Executives overseeing large projects with multiple moving parts have to plenty to juggle without having to parse every single suggestion that comes from the Marketing department. Many managers roll their eyes when the tech people start talking about “SEO,” and “back end dev.” But managing all those parts means knowing every part of the team is doing what they are supposed to be doing. Understanding Search Engine Optimization (SEO) can help executives make better decisions about the team, their roles and how to invest time. Consider this our SEO primer for executives.
What is SEO and Why Does It Matter?
Plenty of executives rest in the knowledge that SEO has something to do with choosing the right words to insert on a website. It seems a sort of perfunctory exercise that the team has built into the project and so, they sign off on selecting the magic words. In reality, there is a lot more to true SEO, and a lot less magic. In the end, well-executed SEO allows search engines to index a website as expert in its field and deliver qualified traffic to the website, and it happens through a strategic and consistent plan.
True optimization happens both on and off website pages. On the page, certainly it can mean deploying keyword rich content so that search engines can show it at the top of the first page of search results. But SEO also has “invisible” components. Code that supports the page will be recognized by search engines, whether that’s in meta data, images, or links to external pages.
A vast portion of SEO happens away from that main website. This off-page SEO also helps to establish a website’s expertise in other places on the internet. At Marketing RELEVANCE, that means building citations, ensuring that the web address is verified, that syndicated images and videos are available and posted. We look for other places to post content and link back to our page. LinkedIn, Facebook, Twitter, Instagram and YouTube are just a few of the places where content can point someone looking for a marketing firm to us. We work hard to optimize our pages so that we can be found, even before someone knows they’re looking for us.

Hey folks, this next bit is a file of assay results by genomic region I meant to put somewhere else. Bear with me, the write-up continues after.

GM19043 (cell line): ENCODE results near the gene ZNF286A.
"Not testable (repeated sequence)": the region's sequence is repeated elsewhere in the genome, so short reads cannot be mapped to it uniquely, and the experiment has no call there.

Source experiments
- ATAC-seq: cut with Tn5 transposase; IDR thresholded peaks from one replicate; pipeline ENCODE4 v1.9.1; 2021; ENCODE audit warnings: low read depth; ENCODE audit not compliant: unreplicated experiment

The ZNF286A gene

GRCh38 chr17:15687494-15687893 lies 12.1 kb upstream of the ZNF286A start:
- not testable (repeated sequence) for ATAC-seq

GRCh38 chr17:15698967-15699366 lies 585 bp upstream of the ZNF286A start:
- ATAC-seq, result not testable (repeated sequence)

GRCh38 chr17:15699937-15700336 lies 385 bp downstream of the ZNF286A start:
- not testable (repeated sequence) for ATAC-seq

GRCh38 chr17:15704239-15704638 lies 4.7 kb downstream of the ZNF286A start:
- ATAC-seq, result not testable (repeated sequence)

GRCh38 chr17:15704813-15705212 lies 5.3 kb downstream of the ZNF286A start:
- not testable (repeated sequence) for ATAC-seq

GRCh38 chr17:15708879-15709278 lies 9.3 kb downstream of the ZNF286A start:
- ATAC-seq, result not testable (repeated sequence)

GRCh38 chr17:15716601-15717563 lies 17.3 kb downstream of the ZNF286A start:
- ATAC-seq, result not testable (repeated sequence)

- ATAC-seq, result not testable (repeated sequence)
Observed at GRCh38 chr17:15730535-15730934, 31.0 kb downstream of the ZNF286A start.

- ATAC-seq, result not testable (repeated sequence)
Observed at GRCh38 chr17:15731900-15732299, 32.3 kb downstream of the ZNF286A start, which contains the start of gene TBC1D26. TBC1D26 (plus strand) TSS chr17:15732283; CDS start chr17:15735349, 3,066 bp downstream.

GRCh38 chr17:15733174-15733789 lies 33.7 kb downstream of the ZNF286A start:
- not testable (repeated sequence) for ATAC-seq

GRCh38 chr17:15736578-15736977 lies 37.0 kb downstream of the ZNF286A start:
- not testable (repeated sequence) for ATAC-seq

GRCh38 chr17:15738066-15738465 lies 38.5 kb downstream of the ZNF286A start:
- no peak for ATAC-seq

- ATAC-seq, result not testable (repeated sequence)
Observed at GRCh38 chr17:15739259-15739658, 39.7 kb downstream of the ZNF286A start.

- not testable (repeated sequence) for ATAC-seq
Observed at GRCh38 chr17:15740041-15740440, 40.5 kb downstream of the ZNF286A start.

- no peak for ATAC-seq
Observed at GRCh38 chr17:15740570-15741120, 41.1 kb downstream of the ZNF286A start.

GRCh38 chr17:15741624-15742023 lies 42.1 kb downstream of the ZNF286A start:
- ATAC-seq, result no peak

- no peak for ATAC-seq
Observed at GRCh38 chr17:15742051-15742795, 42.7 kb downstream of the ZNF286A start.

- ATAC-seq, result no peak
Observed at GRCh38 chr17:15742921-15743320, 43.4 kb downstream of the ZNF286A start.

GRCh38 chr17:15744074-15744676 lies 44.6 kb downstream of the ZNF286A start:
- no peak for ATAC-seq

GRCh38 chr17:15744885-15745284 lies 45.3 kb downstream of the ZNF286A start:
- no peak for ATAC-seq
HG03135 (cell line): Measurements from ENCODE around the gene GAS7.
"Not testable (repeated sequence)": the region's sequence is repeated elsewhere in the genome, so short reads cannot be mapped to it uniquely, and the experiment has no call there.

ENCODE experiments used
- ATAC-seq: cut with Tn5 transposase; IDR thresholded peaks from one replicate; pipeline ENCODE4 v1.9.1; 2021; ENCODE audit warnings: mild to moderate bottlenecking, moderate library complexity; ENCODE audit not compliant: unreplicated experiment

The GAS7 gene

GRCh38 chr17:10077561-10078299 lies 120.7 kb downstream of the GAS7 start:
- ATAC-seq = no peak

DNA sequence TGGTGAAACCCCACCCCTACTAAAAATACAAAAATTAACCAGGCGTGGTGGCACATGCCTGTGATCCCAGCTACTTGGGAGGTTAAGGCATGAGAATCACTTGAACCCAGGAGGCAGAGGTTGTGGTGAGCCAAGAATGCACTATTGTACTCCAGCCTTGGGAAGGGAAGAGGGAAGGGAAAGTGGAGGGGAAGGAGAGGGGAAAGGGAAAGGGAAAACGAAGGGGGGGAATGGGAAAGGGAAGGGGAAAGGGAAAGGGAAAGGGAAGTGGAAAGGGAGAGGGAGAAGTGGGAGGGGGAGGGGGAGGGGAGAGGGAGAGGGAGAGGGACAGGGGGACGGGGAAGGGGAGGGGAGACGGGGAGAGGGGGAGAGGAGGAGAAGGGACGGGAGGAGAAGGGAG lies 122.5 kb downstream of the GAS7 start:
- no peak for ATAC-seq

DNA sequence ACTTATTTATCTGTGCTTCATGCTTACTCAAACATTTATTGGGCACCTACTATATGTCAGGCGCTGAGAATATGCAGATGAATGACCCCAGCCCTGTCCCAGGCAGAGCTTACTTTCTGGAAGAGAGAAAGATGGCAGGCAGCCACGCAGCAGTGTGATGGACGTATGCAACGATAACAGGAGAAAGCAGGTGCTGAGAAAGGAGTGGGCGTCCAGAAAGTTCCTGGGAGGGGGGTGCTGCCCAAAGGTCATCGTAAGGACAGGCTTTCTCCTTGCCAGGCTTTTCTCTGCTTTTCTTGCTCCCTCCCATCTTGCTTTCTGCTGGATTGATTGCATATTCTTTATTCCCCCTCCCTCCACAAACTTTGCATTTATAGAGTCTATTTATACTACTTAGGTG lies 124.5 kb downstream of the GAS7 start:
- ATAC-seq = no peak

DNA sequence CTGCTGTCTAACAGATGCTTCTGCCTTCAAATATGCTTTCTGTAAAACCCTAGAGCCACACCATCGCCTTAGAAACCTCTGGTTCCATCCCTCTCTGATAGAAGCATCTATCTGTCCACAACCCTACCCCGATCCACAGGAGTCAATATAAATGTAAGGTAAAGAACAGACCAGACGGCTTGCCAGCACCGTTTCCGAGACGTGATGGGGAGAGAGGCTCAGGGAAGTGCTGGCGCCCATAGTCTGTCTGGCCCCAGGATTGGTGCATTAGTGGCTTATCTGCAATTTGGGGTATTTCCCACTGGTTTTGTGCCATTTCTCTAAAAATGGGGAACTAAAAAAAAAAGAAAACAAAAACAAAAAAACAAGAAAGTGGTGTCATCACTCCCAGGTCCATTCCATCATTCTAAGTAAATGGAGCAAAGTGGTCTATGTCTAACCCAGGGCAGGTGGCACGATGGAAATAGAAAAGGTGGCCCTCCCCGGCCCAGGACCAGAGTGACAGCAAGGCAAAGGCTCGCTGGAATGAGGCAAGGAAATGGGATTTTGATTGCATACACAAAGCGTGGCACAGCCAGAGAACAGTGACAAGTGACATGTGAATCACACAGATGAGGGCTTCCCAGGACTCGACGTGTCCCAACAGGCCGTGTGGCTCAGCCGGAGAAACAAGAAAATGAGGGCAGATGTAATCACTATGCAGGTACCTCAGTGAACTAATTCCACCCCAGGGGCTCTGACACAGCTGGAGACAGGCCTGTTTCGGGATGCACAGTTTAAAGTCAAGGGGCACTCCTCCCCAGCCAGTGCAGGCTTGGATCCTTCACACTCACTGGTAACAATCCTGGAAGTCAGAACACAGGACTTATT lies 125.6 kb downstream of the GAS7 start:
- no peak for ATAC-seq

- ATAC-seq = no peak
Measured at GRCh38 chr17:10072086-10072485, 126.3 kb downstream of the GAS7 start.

Off-site SEO doesn’t exist on a business’s webpage, and the goal is not necessarily on total traffic from the referring site (like traditional advertising would be.) Remember, the goal of SEO is to get the search engines to consider your site the expert in the industry and on the topic searched that it appears high on the list, and visitors click from the list to the website (tracked in analytics as an organic traffic visitor.) We know our SEO works because our data from organic visitors, in addition to the conversion of those organic visitors to leads, proves that it works.
How Do We Know if Our SEO is Effective?
Everything you need to know is in your analytics. Look at organic traffic from the search engines every month. Ensure that traffic is growing (relative to market cycles) month over month and year over year. Track and monitor events and goals in your analytics to reveal where traffic comes from. Monitor and report on the data in order to make recommendations and decisions from that information every month. What you need to know is in your analytic traffic data.
How Do We Hire an SEO Firm?
This is probably the most difficult part of the SEO process. Every company that we start work with has had a bad experience with an SEO company. Because SEO is so complex, and because it is part science and part art, a lot of companies sell smoke and mirrors. Be wary of companies that do not produce monthly reports and do not focus on traffic and leads. If the company does not discuss a content plan every month, if the company is only looking at ranking reports, if the company does not speak or write in the language of your website as their native language, you may find yourself wasting money and time on old tactics that might just get you penalized in the search engines. SEO is also not a ‘one and done’ situation. The search engines change the rules every day, and sometimes multiple times a day. Google has been known to release a major update (most recently they released an update called ‘Fred’ that focuses on low quality content late Feb-early March 2017) and then update that algorithm change multiple times over the next several years. Make sure the SEO firm monitors the changes and can identify updates before they are announced. If they do not start making updates to their practice until an update is announced, then your site will be behind all of the other sites that have updated their tactics when they see changes immediately…and the search engines need a constant flow of information (food) for you to be considered the expert and for your site to be effectively indexed.
How Has SEO Changed Over the Years?
Search engines change the rules every day. From Penguin to Panda, from Hummingbird to ‘Possum’ to Mobilegeddon…and now to Fred; it seems like every month there are changes that require our SEO team to review the tactics we deploy and change something. What worked 5 years ago will now get you penalized…and our clients cannot afford to lose organic traffic for even one day. Effective SEO must be considered a weekly/monthly tactic that is core to every marketing program, and will require regular review and modification to stay at the leading edge in order to maintain expert status in the search engines. Don’t take a break if you do not want to fall behind.